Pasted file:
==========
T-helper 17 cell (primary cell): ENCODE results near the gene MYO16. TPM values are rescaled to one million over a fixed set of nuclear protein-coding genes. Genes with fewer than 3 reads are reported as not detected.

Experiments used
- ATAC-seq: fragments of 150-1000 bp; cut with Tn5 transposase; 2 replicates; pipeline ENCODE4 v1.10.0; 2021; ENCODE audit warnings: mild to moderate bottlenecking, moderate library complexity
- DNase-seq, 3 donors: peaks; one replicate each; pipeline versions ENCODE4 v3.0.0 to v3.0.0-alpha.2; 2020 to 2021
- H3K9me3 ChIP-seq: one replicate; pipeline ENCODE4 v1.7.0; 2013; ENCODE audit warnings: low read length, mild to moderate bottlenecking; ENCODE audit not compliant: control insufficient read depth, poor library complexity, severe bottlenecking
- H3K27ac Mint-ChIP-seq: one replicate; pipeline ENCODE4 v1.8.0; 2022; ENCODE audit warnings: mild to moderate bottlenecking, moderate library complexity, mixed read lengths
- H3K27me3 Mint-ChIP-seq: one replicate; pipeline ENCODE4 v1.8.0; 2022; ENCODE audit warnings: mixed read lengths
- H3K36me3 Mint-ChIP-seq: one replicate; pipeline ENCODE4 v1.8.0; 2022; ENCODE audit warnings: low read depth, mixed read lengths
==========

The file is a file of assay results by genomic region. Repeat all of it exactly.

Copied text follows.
T-helper 17 cell (primary cell): ENCODE results near the gene MYO16. TPM values are rescaled to one million over a fixed set of nuclear protein-coding genes. Genes with fewer than 3 reads are reported as not detected.

Experiments used
- ATAC-seq: fragments of 150-1000 bp; cut with Tn5 transposase; 2 replicates; pipeline ENCODE4 v1.10.0; 2021; ENCODE audit warnings: mild to moderate bottlenecking, moderate library complexity
- DNase-seq, 3 donors: peaks; one replicate each; pipeline versions ENCODE4 v3.0.0 to v3.0.0-alpha.2; 2020 to 2021
- H3K9me3 ChIP-seq: one replicate; pipeline ENCODE4 v1.7.0; 2013; ENCODE audit warnings: low read length, mild to moderate bottlenecking; ENCODE audit not compliant: control insufficient read depth, poor library complexity, severe bottlenecking
- H3K27ac Mint-ChIP-seq: one replicate; pipeline ENCODE4 v1.8.0; 2022; ENCODE audit warnings: mild to moderate bottlenecking, moderate library complexity, mixed read lengths
- H3K27me3 Mint-ChIP-seq: one replicate; pipeline ENCODE4 v1.8.0; 2022; ENCODE audit warnings: mixed read lengths
- H3K36me3 Mint-ChIP-seq: one replicate; pipeline ENCODE4 v1.8.0; 2022; ENCODE audit warnings: low read depth, mixed read lengths